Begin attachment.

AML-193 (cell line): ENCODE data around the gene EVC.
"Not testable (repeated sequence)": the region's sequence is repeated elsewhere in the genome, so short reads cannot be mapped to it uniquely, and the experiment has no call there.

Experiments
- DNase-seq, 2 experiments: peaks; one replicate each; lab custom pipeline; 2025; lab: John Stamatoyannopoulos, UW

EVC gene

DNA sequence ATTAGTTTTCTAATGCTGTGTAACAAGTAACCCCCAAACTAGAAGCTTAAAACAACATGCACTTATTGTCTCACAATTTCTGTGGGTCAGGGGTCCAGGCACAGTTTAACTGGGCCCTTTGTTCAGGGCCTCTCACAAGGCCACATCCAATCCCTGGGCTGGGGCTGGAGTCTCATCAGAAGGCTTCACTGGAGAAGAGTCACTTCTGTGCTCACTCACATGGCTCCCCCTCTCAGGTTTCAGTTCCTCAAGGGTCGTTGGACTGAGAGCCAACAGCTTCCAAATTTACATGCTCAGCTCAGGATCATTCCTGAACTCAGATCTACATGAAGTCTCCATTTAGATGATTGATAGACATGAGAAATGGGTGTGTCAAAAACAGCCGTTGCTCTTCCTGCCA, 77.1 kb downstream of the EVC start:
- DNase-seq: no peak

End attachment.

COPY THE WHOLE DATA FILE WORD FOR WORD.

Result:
AML-193 (cell line): ENCODE data around the gene EVC.
"Not testable (repeated sequence)": the region's sequence is repeated elsewhere in the genome, so short reads cannot be mapped to it uniquely, and the experiment has no call there.

Experiments
- DNase-seq, 2 experiments: peaks; one replicate each; lab custom pipeline; 2025; lab: John Stamatoyannopoulos, UW

EVC gene

DNA sequence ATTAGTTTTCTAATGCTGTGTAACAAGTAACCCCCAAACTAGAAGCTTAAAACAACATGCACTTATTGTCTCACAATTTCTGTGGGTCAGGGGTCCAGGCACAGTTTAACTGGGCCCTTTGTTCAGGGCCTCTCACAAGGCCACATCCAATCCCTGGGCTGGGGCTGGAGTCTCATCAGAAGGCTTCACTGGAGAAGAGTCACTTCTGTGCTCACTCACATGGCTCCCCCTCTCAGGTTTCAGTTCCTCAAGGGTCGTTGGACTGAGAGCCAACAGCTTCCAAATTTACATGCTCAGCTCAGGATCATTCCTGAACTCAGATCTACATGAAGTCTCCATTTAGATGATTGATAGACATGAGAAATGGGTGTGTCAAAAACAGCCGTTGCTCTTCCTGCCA, 77.1 kb downstream of the EVC start:
- DNase-seq: no peak